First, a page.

Don’t blame the gun
There are a lot of gun myths out there that keep getting repeated by lazy gun writers and blowhards in the gun shops or at the range. Another one recently came up.
I was tagged in a Facebook posting asking about which gun to bring on an upcoming elk hunt. The guy has a .308 Scout rifle and a Ruger African in .375 Ruger. Several other people weighed in before I did, all suggesting that he bring the .308. I know some of them and as far as I know they have no experience with the .375 Ruger or similar cartridges, so it stands to reason they picked the cartridge they know.
Here is my response.
“What you have are two cartridges that occupy opposite ends of the list of “elk cartridges.” In fact, my list for a serious elk hunting cartridge does not include the .308. Both will work of course, but you are hunting a big critter that can be 600 pounds or more. Usually they are not hard to kill, but once in a while you run into a bull that is extremely tenacious to life. Consider a few things here. First, with the short barrel on the scout you will lose velocity from the already marginal .308. I have found a significant drop off in velocity with most .308 loads with a short barrel. The difference is often several hundred feet per second. If that’s the only gun you had, I would say use it, but you have a better option. The .375 Ruger is an excellent cartridge and is a far better choice for elk hunting in my opinion. In fact, I recently built one on a Model 70 with elk hunting part of the planning.
“Why did you buy the .375 Ruger? I suspect for a hunt like this. You said it’s new and you want to use it, so why are you even asking this question? I think you would be far better off with this gun. You have all summer to get it tuned up and learn to shoot it well. That’s not the chore some would have you believe, if you shoot the .308 well, it’s a fairly small step to mastering the bigger gun.
“Why chance your hunt with a marginal cartridge when you have options? I know there is a faction that thinks using a small cartridge makes them somehow a better hunter, but I find it disingenuous and disrespectful to the game. This is something you can control and you already have the guns.”
I probably should have elaborated a bit more on the barrel length factor. Too many hunters assume that a .308 is a .308 and they don’t understand or don’t care about barrel length. But I have thousands of shots across the chronograph recorded in a data base. (The hunter in question is using a 165 grain bullet, but my data is limited with that weight, so I picked the next closest.) In the 168 grain bullet weight I have data for a factory load that produces 2,672 ft/s from a 24 inch barrel and drops to 2,302 ft/s from a 16.5 inch barrel. This is not unusual with any load. At some point we have to draw a line and for elk hunting I think this is well below that line.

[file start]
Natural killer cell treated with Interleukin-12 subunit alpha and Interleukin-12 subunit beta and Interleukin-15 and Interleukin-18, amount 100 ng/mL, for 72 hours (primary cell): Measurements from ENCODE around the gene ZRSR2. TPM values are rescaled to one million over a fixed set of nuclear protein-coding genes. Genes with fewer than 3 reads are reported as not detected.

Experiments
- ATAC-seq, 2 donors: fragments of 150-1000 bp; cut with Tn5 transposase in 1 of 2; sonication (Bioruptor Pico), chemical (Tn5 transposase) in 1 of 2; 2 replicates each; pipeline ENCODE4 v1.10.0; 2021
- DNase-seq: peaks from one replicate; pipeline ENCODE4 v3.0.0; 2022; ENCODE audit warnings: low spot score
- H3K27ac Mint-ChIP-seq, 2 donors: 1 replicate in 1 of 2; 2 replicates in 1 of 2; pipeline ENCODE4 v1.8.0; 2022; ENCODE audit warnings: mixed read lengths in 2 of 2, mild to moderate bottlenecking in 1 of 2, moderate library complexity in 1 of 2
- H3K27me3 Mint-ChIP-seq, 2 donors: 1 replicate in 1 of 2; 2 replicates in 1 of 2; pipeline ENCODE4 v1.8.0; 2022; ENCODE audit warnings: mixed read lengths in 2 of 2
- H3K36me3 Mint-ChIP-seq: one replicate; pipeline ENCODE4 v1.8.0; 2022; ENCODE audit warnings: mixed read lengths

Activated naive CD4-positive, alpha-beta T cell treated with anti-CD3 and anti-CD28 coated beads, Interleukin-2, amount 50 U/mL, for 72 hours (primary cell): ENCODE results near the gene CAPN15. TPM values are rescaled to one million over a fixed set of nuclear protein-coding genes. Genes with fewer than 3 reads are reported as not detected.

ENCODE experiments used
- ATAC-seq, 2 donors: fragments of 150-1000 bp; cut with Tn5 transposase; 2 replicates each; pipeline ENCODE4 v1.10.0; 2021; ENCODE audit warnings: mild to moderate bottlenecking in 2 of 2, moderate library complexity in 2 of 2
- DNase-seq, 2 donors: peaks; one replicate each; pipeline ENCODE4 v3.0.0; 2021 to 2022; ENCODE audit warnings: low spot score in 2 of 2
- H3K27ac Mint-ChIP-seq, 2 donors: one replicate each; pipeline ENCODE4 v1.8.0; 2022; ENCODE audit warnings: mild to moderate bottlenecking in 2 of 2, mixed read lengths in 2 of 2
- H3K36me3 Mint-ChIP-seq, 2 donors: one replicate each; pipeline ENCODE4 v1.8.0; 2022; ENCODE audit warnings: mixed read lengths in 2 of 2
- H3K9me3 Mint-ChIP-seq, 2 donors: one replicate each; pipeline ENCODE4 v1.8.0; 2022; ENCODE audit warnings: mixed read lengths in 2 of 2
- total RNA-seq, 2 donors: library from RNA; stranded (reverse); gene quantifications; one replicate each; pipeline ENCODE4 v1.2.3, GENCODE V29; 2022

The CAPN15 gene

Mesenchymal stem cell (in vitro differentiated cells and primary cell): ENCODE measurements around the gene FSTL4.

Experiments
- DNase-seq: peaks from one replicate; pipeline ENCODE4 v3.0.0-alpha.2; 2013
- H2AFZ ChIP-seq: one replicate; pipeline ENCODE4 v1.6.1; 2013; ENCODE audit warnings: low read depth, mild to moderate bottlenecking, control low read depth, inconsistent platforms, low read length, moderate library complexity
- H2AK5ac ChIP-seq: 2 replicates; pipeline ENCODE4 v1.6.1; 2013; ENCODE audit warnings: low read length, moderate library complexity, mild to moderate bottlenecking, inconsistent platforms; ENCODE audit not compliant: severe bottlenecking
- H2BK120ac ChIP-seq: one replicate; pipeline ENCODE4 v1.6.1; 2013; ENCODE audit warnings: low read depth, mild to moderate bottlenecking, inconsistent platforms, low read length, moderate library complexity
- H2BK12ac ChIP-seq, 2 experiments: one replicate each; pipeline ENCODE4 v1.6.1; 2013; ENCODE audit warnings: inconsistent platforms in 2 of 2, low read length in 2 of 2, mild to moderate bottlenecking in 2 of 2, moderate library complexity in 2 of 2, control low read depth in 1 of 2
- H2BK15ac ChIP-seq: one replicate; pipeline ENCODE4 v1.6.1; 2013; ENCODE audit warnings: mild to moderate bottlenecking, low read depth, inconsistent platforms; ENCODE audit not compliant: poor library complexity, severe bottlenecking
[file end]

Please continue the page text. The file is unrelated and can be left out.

Of course the inevitable, “bring the gun you shoot best” argument came up. That’s the one that I think perpetuates a myth.
The truth is, if you suck with a suitable elk cartridge you are probably not all that good with any other rifle. A lot of guys bring out their deer rifles once a year and shoot a time or two at a target and proclaim it “good enough.” Then they whack a whitetail at 30 yards and believe they are badass with that rifle.
Later they book an elk hunt and they pick up a .300 Winchester or whatever and discover the recoil scares the hell out of them. Of course, they can’t shoot it worth a crap when that happens. So the outfitter tells them to bring their deer rifle, because “that’s the gun they shoot well.” What’s he supposed to do? He gets this several times a year and if he tried to explain the truth the hunters would get pissed and probably not book with him.
The truth is, they suck with both rifles. They just suck less with their deer rifle because they are not scared of it. If they spend enough time shooting to be really good with their .308, .270, .30-06 or whatever, they would be able to master the bigger gun very quickly. If the gun fits properly and has a well-designed stock, the recoil from any elk hunting cartridge is not going to hurt them, except off the bench, which is where most of this damage is done. Recoil does hurt off the shooting bench. You need the bench to zero your sights, but being macho about it is just stupid. Use some protection. Pad up, get a lead sled, a bag of shot, something, don’t just take the recoil because it will ruin you.
As far as shooting from hunting positions, it’s a matter of learning the techniques to deal with recoil and to shoot well with any gun. The example I use all the time is Barnes Bullets’ Coni Brooks. She is a tiny woman, perhaps 100 pounds, but she has hunted the world with a .338 Winchester. Except for elephant, where she used a .500 NE. If she can learn to shoot well with these guns, are you telling me all you big macho men can’t? It’s a matter of training, not the cartridge.
We all go through it. I can remember when my first .30-06 had me flinching so bad I couldn’t zero the scope. I almost gave away my first .300 Winchester because it was kicking so much I didn’t think I would ever learn to shoot it. But I figured some things out and learned to shoot well with just about any rifle.
My advice is, don’t do it the hard way like I did; get some help from somebody who understands rifle shooting. Also, please do not bring an inadequate rifle on a very expensive hunt just because you don’t want to spend time at the range. Get a proper gun for the critter you are hunting and learn to shoot it well.
You will be glad you did.